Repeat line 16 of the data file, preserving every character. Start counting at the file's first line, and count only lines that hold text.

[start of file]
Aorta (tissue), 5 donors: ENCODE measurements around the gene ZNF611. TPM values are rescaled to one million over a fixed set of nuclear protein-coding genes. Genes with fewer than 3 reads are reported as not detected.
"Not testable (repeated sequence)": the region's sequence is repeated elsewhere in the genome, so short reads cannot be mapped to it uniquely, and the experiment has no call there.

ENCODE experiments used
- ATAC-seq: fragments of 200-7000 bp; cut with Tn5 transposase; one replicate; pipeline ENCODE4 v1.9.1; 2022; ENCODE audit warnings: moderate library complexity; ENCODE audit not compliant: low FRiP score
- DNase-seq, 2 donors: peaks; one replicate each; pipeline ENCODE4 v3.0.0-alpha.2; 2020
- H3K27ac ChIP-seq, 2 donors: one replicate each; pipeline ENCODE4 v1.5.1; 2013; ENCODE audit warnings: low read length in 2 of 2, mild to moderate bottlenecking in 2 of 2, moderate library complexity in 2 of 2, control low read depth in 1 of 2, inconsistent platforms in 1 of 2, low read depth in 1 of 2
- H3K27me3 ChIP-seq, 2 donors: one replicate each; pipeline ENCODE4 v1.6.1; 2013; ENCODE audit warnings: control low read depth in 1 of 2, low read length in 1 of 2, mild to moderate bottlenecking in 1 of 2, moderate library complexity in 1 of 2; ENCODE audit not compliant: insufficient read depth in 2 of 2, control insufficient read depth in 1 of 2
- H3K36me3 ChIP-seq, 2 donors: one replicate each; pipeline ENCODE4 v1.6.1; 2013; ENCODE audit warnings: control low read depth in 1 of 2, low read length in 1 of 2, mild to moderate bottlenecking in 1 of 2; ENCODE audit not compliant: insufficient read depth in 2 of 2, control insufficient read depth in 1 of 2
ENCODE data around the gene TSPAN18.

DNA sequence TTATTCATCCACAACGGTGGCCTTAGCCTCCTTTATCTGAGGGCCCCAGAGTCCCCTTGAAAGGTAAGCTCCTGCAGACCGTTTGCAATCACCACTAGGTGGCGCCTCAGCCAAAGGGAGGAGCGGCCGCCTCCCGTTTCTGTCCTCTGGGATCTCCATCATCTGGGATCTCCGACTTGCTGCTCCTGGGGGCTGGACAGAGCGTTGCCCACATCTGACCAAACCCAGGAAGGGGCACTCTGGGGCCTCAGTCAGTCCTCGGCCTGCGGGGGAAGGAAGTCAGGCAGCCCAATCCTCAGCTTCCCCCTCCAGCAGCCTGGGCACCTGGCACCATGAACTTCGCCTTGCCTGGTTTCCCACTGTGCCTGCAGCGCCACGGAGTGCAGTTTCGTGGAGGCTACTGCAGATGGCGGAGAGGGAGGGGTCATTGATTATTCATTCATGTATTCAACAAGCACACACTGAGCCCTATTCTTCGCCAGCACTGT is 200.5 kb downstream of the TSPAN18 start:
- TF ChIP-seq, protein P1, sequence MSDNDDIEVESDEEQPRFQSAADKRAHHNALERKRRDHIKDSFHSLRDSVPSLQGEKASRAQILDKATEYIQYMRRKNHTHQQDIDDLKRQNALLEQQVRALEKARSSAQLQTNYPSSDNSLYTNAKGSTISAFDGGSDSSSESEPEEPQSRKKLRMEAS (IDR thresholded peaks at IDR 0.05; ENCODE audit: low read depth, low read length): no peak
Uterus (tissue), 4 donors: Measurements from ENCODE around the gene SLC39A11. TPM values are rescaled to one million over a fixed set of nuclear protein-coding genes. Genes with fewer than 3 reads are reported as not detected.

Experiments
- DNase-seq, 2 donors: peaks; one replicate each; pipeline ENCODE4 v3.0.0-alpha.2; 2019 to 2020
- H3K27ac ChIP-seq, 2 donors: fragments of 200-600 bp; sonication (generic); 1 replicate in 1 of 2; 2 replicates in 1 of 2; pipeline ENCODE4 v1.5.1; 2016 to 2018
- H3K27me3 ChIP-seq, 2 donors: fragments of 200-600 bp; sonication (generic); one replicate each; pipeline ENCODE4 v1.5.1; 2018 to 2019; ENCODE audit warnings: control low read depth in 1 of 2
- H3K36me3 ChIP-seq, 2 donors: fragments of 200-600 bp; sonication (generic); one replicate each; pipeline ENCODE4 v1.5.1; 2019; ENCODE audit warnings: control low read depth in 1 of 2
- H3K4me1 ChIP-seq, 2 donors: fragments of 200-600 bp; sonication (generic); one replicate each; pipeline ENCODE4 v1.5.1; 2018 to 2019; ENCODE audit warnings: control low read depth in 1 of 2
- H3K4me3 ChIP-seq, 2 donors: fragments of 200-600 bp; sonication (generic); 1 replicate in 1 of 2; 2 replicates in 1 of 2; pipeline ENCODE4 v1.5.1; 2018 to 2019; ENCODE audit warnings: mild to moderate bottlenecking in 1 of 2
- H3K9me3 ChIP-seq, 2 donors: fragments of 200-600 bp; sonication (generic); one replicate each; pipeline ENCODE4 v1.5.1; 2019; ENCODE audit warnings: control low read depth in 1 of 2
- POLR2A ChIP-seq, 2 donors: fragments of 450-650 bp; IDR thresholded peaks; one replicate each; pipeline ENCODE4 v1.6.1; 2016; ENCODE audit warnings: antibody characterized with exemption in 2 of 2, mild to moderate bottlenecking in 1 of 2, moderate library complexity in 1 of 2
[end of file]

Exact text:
- H3K27me3 ChIP-seq, 2 donors: fragments of 200-600 bp; sonication (generic); one replicate each; pipeline ENCODE4 v1.5.1; 2018 to 2019; ENCODE audit warnings: control low read depth in 1 of 2